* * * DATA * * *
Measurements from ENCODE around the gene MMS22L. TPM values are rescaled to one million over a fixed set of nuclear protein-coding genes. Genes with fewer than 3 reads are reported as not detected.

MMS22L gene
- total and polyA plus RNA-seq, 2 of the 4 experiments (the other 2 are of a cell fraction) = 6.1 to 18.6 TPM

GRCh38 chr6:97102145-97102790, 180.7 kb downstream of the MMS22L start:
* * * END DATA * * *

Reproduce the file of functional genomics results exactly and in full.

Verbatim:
Measurements from ENCODE around the gene MMS22L. TPM values are rescaled to one million over a fixed set of nuclear protein-coding genes. Genes with fewer than 3 reads are reported as not detected.

MMS22L gene
- total and polyA plus RNA-seq, 2 of the 4 experiments (the other 2 are of a cell fraction) = 6.1 to 18.6 TPM

GRCh38 chr6:97102145-97102790, 180.7 kb downstream of the MMS22L start: